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Managing Enterprise Data Complexity Using Web Services: Part 2

Developing enterprise digital dashboards using data services architecture

Data Access Tier
The core data-integration functionality is implemented by the data access tier. This data access tier will focus on the various issues and challenges discussed in detail above. While most conventional data integration solutions result in a number of touch points between the business logic and the integration logic, Web services provide a loosely coupled and extensible solution wherein different types of data sources can be integrated with the EDD without requiring many changes to the existing functionalities. The solution to the aforementioned problems is to provide a consolidated view of data across the enterprise by eliminating multiple channels of update of data and providing a single suite of applications to access/update data. The implementation of this suite of applications as services would eliminate any lock-in on protocols and integrate easily in a heterogeneous environment. Specific aspects of the new architecture would need to address these issues as follows:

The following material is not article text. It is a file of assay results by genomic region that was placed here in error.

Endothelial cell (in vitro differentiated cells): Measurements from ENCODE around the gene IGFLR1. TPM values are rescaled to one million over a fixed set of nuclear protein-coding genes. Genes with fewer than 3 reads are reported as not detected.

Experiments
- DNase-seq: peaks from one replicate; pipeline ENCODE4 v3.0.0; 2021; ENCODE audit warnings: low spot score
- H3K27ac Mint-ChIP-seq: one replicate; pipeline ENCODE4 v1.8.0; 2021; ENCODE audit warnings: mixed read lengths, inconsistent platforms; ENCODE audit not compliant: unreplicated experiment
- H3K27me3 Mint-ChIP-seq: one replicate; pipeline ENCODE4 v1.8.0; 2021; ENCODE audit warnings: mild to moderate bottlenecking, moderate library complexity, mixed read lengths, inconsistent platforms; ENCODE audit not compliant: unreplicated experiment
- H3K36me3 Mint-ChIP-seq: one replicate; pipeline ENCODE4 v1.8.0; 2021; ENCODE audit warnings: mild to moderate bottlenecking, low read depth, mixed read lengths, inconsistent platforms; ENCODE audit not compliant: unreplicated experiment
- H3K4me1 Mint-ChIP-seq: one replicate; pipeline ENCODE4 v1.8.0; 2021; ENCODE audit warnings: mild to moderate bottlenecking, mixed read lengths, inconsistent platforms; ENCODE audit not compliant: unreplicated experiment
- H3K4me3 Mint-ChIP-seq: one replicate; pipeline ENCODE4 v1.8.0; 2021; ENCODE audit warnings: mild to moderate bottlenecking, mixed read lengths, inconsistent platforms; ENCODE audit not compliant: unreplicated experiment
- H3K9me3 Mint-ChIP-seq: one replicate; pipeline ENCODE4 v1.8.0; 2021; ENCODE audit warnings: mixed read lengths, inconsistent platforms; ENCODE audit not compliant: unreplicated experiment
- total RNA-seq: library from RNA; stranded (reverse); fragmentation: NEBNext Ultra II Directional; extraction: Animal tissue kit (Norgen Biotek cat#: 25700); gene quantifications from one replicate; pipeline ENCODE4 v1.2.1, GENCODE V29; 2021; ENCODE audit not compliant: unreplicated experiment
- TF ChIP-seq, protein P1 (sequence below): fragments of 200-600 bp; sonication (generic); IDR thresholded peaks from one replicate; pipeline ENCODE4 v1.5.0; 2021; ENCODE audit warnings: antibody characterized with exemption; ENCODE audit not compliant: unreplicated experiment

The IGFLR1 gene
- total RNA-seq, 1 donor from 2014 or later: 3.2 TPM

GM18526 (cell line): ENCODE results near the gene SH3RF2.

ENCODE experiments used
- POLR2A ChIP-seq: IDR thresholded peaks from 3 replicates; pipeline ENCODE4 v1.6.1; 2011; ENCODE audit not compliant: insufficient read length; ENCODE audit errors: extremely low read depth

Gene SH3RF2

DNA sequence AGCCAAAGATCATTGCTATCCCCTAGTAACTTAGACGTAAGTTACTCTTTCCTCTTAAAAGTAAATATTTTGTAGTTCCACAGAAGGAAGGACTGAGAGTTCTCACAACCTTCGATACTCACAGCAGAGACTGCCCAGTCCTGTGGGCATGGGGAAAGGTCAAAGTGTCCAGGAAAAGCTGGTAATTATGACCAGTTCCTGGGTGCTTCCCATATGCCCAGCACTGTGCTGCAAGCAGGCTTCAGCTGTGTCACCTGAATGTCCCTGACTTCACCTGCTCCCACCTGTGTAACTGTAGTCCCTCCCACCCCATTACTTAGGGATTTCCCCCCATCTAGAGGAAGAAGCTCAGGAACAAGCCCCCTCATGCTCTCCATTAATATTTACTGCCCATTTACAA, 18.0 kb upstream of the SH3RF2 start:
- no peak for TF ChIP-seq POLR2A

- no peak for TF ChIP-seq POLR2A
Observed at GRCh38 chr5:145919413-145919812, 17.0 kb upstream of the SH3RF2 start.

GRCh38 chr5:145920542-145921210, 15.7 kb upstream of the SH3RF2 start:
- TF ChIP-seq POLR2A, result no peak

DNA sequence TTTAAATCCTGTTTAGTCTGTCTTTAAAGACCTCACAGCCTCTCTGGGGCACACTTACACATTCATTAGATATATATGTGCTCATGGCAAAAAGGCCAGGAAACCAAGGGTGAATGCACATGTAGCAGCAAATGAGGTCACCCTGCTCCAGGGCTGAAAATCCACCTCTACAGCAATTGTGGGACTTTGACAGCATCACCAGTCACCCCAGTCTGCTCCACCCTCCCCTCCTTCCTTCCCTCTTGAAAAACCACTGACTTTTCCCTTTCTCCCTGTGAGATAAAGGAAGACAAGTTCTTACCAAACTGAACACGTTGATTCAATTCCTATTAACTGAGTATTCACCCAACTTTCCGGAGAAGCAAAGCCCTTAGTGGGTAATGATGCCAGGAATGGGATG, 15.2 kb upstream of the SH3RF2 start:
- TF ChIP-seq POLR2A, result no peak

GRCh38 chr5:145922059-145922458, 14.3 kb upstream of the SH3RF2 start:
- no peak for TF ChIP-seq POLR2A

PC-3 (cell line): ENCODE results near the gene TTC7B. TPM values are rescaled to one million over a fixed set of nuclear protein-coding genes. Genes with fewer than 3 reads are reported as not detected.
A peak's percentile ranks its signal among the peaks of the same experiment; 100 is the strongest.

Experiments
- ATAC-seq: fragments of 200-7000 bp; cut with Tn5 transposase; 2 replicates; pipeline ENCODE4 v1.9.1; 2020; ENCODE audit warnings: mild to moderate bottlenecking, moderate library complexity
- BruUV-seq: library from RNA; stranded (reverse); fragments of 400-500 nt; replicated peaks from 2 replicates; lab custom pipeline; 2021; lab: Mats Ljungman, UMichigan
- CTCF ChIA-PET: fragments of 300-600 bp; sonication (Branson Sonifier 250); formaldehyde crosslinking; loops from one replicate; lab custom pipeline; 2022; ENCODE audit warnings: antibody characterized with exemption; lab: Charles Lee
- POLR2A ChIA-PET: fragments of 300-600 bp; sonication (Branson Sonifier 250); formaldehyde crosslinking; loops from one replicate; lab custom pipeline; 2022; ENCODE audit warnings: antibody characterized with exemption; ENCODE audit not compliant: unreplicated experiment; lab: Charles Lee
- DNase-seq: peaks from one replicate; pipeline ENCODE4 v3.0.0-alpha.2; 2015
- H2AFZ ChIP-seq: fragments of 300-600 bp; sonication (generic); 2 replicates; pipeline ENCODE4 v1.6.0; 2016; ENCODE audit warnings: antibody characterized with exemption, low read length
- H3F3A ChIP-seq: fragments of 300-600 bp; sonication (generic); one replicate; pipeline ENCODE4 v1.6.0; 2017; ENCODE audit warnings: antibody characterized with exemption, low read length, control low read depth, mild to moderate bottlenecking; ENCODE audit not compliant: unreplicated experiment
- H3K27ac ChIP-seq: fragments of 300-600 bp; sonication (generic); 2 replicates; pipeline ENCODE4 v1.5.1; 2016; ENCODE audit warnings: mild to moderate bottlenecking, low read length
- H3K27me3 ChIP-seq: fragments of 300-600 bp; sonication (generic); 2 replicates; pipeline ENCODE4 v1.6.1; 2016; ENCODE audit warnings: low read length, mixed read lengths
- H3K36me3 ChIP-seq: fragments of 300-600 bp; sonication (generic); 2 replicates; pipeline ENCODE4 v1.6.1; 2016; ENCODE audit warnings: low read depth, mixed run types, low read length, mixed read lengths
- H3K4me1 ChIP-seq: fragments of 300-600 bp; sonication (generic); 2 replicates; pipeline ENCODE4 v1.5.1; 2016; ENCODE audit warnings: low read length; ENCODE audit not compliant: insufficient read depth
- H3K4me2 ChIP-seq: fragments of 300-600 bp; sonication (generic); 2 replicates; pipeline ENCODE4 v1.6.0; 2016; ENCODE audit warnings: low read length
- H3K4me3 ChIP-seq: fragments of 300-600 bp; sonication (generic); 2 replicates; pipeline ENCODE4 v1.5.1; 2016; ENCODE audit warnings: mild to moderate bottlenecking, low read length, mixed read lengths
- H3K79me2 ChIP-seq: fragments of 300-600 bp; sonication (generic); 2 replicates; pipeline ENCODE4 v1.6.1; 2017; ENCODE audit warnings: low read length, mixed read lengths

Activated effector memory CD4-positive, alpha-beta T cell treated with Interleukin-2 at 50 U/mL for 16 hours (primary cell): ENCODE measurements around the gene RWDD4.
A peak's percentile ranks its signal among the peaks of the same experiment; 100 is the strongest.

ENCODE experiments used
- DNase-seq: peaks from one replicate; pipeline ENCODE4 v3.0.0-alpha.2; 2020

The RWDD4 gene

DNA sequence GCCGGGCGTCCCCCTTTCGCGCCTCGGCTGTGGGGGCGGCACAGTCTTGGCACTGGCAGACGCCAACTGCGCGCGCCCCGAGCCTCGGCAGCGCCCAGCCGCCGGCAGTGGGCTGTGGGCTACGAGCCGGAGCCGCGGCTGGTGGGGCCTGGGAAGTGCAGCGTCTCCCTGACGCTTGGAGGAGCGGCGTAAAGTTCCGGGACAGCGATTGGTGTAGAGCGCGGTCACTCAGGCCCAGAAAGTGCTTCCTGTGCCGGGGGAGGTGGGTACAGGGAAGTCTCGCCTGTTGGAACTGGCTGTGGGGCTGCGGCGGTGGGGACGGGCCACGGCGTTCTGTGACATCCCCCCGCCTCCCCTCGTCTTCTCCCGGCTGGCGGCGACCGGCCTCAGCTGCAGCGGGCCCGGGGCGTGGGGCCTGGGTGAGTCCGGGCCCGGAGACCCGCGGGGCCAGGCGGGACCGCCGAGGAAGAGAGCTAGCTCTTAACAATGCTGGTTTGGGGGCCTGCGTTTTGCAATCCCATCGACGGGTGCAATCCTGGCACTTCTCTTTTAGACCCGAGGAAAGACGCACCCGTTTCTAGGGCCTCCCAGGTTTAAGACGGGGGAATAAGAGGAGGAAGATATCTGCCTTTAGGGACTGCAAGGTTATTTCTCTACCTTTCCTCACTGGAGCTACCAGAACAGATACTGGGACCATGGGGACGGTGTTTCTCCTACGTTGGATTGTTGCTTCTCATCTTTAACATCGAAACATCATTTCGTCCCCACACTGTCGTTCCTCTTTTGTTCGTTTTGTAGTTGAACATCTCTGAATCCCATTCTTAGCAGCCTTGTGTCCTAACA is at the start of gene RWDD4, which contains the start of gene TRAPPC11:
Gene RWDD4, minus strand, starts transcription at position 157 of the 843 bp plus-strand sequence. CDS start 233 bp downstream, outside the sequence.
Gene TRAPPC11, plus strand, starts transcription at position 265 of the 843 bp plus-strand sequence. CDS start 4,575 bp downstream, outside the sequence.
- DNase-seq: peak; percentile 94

• Provide a composite view of data tailored to business processes and usage patterns
  • Develop shared data services that can retrieve information for a set of related applications
  • Design service contracts based on the needs of individual LOBs/client applications
  • Provide information on demand (in response to service requests) by optimizing performance and caching heavily accessed data
  • Enforce data security by authenticating invocation clients and protecting against unauthorized data access
  • Enforce all updates through the data service layer in order to guarantee data consistency across all systems
Dashboard Tier